It is the middle of summer and I am writing about school - not
cool, I know. But the idea was provoked by an article I read
recently in the American Journal of Public Health. The piece
suggests integrating public health messaging into the school
The author, Dr. Ira Wile, proposes some clever ideas to do this,
such as having math problems that use facts related to hygiene and
vital statistics rather than traditional commerce-related
questions, encouraging art projects that result in dynamic posters
containing public health messages and incorporating information
about food safety in home economics courses.
What a fabulous idea! What’s incredible is that Wile wrote
Flash forward 94 years, assess where we are with the relationship
between the school system and the public health system, and it is
easy to say we’ve come a long way.
Take my own experiences in public school: Annual hearing and vision
screening (which to my chagrin revealed the need for eyeglasses in
grade); sex ed (the teachers finally had our rapt
attention); Duso the Dolphin (who taught us to understand ourselves
and others); and the President’s Physical Fitness Award (remember
the impossible rope climb?).
I am curious to hear about what our readers remember about their
public-health-related school experiences. Please begin that chatter
in the comment section! But also think about how law and policy
change have significantly expanded the connection between schools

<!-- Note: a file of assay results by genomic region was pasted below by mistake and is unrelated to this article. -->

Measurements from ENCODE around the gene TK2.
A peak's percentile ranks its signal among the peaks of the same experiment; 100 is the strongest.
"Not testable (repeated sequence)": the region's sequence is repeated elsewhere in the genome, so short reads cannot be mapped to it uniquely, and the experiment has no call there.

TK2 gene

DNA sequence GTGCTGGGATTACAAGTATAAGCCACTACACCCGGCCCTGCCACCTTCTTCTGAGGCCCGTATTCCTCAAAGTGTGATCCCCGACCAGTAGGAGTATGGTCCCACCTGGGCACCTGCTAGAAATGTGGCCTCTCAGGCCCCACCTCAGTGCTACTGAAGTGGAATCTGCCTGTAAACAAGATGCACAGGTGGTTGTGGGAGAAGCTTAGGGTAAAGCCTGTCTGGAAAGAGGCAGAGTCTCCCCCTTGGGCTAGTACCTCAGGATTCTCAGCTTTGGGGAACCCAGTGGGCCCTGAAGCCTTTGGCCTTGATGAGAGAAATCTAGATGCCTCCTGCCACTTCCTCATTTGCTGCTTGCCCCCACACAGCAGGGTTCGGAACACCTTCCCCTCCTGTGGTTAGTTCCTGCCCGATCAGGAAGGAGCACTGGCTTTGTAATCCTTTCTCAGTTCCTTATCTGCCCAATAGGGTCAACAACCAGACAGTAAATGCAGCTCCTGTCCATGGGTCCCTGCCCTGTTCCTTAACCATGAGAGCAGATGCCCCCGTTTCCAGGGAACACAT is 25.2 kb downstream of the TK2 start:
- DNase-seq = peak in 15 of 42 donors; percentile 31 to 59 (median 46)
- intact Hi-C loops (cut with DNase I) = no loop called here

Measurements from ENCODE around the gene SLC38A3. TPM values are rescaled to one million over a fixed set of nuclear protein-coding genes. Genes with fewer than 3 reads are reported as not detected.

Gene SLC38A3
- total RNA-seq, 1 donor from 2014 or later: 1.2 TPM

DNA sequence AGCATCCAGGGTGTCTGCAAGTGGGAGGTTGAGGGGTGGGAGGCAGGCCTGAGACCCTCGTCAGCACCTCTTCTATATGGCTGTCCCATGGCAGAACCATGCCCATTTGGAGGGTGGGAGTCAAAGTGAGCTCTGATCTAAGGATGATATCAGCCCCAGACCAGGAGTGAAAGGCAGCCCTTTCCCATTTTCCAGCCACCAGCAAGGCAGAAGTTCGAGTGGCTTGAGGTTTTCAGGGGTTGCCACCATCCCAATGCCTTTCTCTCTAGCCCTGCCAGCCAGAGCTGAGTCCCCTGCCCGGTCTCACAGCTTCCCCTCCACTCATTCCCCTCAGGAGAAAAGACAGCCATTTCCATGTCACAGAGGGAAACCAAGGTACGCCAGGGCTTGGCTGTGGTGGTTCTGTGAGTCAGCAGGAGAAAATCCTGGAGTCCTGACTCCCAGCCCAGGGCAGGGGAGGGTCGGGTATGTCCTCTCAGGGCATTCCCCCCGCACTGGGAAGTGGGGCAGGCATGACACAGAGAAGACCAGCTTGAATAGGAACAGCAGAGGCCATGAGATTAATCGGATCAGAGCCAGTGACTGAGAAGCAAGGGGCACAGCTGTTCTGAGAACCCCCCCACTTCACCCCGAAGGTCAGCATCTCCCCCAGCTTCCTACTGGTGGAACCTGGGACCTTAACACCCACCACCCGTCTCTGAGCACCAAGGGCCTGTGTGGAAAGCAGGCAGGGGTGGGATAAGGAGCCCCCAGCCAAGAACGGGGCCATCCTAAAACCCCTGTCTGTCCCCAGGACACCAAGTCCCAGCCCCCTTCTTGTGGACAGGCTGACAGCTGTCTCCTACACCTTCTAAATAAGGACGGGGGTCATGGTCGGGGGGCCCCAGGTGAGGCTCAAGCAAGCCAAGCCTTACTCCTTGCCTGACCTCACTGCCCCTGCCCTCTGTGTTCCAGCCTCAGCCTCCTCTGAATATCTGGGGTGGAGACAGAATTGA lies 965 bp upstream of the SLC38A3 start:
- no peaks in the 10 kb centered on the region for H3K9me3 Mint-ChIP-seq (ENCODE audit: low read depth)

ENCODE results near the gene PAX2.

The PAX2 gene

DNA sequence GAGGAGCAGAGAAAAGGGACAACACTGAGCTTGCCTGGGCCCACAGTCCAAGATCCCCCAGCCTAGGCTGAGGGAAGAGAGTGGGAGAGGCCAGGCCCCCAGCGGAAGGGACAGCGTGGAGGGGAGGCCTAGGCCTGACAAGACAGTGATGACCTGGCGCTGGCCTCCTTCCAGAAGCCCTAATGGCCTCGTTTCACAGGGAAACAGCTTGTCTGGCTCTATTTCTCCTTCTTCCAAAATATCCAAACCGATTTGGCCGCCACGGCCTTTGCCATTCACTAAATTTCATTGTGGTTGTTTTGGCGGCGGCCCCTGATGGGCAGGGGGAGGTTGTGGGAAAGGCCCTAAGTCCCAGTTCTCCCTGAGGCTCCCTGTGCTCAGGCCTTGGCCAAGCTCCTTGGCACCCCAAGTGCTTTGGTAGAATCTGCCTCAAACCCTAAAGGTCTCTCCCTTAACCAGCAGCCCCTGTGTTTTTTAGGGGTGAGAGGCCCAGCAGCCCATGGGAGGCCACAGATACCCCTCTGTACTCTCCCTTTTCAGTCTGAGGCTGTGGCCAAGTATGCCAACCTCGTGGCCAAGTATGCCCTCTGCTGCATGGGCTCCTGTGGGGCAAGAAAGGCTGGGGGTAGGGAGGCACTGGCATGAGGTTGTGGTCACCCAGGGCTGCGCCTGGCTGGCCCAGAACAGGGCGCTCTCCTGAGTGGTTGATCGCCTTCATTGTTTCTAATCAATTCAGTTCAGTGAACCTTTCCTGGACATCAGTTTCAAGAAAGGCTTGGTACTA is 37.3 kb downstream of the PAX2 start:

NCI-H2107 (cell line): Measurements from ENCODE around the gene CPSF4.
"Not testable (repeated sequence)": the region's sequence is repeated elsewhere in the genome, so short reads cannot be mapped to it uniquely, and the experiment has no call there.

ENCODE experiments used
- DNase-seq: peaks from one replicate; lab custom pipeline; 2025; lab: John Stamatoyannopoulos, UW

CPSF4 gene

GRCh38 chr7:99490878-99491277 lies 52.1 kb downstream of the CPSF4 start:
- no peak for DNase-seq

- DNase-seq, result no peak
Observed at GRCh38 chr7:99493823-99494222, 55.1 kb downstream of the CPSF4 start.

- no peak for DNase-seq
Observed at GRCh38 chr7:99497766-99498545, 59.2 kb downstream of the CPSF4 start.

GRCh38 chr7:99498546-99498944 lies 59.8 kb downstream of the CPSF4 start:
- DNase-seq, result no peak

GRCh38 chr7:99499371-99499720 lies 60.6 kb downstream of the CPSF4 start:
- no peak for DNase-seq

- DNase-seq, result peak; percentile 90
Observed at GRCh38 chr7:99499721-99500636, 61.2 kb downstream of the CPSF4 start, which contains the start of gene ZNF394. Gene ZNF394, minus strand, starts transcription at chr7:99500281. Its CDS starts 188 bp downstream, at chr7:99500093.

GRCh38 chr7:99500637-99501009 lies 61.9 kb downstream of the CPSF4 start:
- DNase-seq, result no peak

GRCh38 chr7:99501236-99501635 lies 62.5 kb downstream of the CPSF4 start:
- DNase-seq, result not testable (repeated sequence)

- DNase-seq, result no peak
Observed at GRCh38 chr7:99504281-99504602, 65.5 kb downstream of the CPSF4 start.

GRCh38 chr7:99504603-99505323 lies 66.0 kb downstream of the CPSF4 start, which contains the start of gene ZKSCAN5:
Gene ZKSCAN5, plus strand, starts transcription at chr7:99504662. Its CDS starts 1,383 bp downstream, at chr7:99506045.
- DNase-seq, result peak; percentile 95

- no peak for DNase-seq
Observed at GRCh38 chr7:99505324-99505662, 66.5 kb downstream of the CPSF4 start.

and public health.
I started writing a list of public health laws and policies that
involve the school system, and it began to resemble my niece’s
Christmas Wish List: long and diverse (her 50-item list included a
Care Bear and a punching bag).
First on my list was mandatory vaccinations for entry to school;
all 50 states require certain vaccinations. This certainly
contributes to our success with immunization rates and disease
eradication. The free and reduced school breakfast and lunch
program, created under federal law, improves the nutritional health
of many children.
State and local policies also mandate the provision of fluoride
treatments to children on well water, minimum time for physical
activity and that school personnel report suspected child abuse and
neglect. There are laws requiring schools to adopt and enforce
policies to prevent bullying, protect children with nut allergies
and administer surveys that provide public health officials with
important data. The list goes on.
What we have learned is that law and policy play a significant role
in creating the collaboration Wile proposed in 1917.
As the pendulum swings and the economy sours, we experience
opposition to using schools to improve public health. School
systems understandably recoil at new mandates, fearing exhaustion
of limited resources, and some community members fight what they
perceive as inappropriate government interference. Given the
incredible success we have had in developing public health policies
using the school system, we must respect these concerns, but not
Just as Wile recommended 94 years ago, we must make the most of the
collaboration between schools and public health agencies. I look
forward to reading your ideas - in the comment section below or by
email, if you prefer - on low or no-cost school-based policies that
will build on our long history of success.
Now . . . back to summer vacation.This information was developed by Kathleen
Dachille, director of the Network for Public Health Law – Eastern
Region.The Network for Public Health Law provides information and
technical assistance on issues related to public health. The legal
information and assistance provided in this document does not
constitute legal advice or legal representation. For legal advice,
readers should consult a lawyer in their state.